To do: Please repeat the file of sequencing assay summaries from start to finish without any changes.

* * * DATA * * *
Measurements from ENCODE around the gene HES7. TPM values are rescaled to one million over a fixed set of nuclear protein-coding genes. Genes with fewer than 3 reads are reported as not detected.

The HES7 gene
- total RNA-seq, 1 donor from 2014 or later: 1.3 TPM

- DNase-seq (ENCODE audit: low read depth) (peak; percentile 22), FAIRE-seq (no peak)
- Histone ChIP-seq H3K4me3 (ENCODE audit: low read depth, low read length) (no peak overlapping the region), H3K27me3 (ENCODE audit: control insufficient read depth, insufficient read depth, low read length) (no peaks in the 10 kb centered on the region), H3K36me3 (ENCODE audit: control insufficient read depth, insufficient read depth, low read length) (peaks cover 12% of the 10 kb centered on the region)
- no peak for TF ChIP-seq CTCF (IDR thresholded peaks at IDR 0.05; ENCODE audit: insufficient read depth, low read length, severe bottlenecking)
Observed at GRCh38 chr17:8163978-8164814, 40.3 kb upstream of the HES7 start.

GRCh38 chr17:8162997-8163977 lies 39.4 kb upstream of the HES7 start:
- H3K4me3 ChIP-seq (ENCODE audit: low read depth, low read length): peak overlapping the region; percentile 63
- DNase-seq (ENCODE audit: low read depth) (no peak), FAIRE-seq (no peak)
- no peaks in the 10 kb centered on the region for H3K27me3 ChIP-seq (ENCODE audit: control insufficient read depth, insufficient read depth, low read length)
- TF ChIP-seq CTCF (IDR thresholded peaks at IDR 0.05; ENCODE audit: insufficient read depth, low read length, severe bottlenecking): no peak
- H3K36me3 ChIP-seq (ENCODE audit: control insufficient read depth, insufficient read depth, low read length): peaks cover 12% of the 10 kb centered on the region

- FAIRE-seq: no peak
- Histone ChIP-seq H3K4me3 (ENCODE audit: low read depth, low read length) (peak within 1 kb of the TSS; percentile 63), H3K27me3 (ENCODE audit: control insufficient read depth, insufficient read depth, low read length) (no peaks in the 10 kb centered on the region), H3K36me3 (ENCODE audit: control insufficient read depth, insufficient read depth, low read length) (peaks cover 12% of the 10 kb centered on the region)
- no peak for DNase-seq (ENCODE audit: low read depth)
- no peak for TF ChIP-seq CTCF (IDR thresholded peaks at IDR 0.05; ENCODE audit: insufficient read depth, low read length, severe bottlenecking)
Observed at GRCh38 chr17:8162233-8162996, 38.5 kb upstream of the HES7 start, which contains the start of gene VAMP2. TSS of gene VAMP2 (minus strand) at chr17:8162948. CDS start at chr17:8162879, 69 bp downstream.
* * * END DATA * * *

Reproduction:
Measurements from ENCODE around the gene HES7. TPM values are rescaled to one million over a fixed set of nuclear protein-coding genes. Genes with fewer than 3 reads are reported as not detected.

The HES7 gene
- total RNA-seq, 1 donor from 2014 or later: 1.3 TPM

- DNase-seq (ENCODE audit: low read depth) (peak; percentile 22), FAIRE-seq (no peak)
- Histone ChIP-seq H3K4me3 (ENCODE audit: low read depth, low read length) (no peak overlapping the region), H3K27me3 (ENCODE audit: control insufficient read depth, insufficient read depth, low read length) (no peaks in the 10 kb centered on the region), H3K36me3 (ENCODE audit: control insufficient read depth, insufficient read depth, low read length) (peaks cover 12% of the 10 kb centered on the region)
- no peak for TF ChIP-seq CTCF (IDR thresholded peaks at IDR 0.05; ENCODE audit: insufficient read depth, low read length, severe bottlenecking)
Observed at GRCh38 chr17:8163978-8164814, 40.3 kb upstream of the HES7 start.

GRCh38 chr17:8162997-8163977 lies 39.4 kb upstream of the HES7 start:
- H3K4me3 ChIP-seq (ENCODE audit: low read depth, low read length): peak overlapping the region; percentile 63
- DNase-seq (ENCODE audit: low read depth) (no peak), FAIRE-seq (no peak)
- no peaks in the 10 kb centered on the region for H3K27me3 ChIP-seq (ENCODE audit: control insufficient read depth, insufficient read depth, low read length)
- TF ChIP-seq CTCF (IDR thresholded peaks at IDR 0.05; ENCODE audit: insufficient read depth, low read length, severe bottlenecking): no peak
- H3K36me3 ChIP-seq (ENCODE audit: control insufficient read depth, insufficient read depth, low read length): peaks cover 12% of the 10 kb centered on the region

- FAIRE-seq: no peak
- Histone ChIP-seq H3K4me3 (ENCODE audit: low read depth, low read length) (peak within 1 kb of the TSS; percentile 63), H3K27me3 (ENCODE audit: control insufficient read depth, insufficient read depth, low read length) (no peaks in the 10 kb centered on the region), H3K36me3 (ENCODE audit: control insufficient read depth, insufficient read depth, low read length) (peaks cover 12% of the 10 kb centered on the region)
- no peak for DNase-seq (ENCODE audit: low read depth)
- no peak for TF ChIP-seq CTCF (IDR thresholded peaks at IDR 0.05; ENCODE audit: insufficient read depth, low read length, severe bottlenecking)
Observed at GRCh38 chr17:8162233-8162996, 38.5 kb upstream of the HES7 start, which contains the start of gene VAMP2. TSS of gene VAMP2 (minus strand) at chr17:8162948. CDS start at chr17:8162879, 69 bp downstream.